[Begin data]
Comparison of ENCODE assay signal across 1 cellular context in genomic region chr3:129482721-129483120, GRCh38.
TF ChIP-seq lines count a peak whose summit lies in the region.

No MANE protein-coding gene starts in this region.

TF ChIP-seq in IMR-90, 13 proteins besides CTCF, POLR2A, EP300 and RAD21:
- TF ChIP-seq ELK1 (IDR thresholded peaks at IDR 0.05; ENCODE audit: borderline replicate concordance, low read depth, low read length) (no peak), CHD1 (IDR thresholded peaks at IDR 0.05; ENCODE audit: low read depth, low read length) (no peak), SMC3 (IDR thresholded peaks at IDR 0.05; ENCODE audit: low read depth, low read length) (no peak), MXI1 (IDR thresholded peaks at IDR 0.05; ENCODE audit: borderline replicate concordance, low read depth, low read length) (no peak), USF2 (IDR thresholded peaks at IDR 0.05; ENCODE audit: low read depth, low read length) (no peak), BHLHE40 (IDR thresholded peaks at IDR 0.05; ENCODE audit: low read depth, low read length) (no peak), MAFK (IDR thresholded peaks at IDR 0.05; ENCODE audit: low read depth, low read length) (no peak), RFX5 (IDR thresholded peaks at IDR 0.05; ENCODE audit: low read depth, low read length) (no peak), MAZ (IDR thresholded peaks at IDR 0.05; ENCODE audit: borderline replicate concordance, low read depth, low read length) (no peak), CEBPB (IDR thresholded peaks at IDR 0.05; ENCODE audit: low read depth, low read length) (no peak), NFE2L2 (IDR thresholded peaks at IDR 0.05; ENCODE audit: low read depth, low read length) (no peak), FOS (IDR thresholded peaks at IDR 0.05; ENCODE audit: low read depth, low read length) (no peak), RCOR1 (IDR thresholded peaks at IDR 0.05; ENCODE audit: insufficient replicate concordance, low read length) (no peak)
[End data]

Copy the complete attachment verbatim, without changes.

Comparison of ENCODE assay signal across 1 cellular context in genomic region chr3:129482721-129483120, GRCh38.
TF ChIP-seq lines count a peak whose summit lies in the region.

No MANE protein-coding gene starts in this region.

TF ChIP-seq in IMR-90, 13 proteins besides CTCF, POLR2A, EP300 and RAD21:
- TF ChIP-seq ELK1 (IDR thresholded peaks at IDR 0.05; ENCODE audit: borderline replicate concordance, low read depth, low read length) (no peak), CHD1 (IDR thresholded peaks at IDR 0.05; ENCODE audit: low read depth, low read length) (no peak), SMC3 (IDR thresholded peaks at IDR 0.05; ENCODE audit: low read depth, low read length) (no peak), MXI1 (IDR thresholded peaks at IDR 0.05; ENCODE audit: borderline replicate concordance, low read depth, low read length) (no peak), USF2 (IDR thresholded peaks at IDR 0.05; ENCODE audit: low read depth, low read length) (no peak), BHLHE40 (IDR thresholded peaks at IDR 0.05; ENCODE audit: low read depth, low read length) (no peak), MAFK (IDR thresholded peaks at IDR 0.05; ENCODE audit: low read depth, low read length) (no peak), RFX5 (IDR thresholded peaks at IDR 0.05; ENCODE audit: low read depth, low read length) (no peak), MAZ (IDR thresholded peaks at IDR 0.05; ENCODE audit: borderline replicate concordance, low read depth, low read length) (no peak), CEBPB (IDR thresholded peaks at IDR 0.05; ENCODE audit: low read depth, low read length) (no peak), NFE2L2 (IDR thresholded peaks at IDR 0.05; ENCODE audit: low read depth, low read length) (no peak), FOS (IDR thresholded peaks at IDR 0.05; ENCODE audit: low read depth, low read length) (no peak), RCOR1 (IDR thresholded peaks at IDR 0.05; ENCODE audit: insufficient replicate concordance, low read length) (no peak)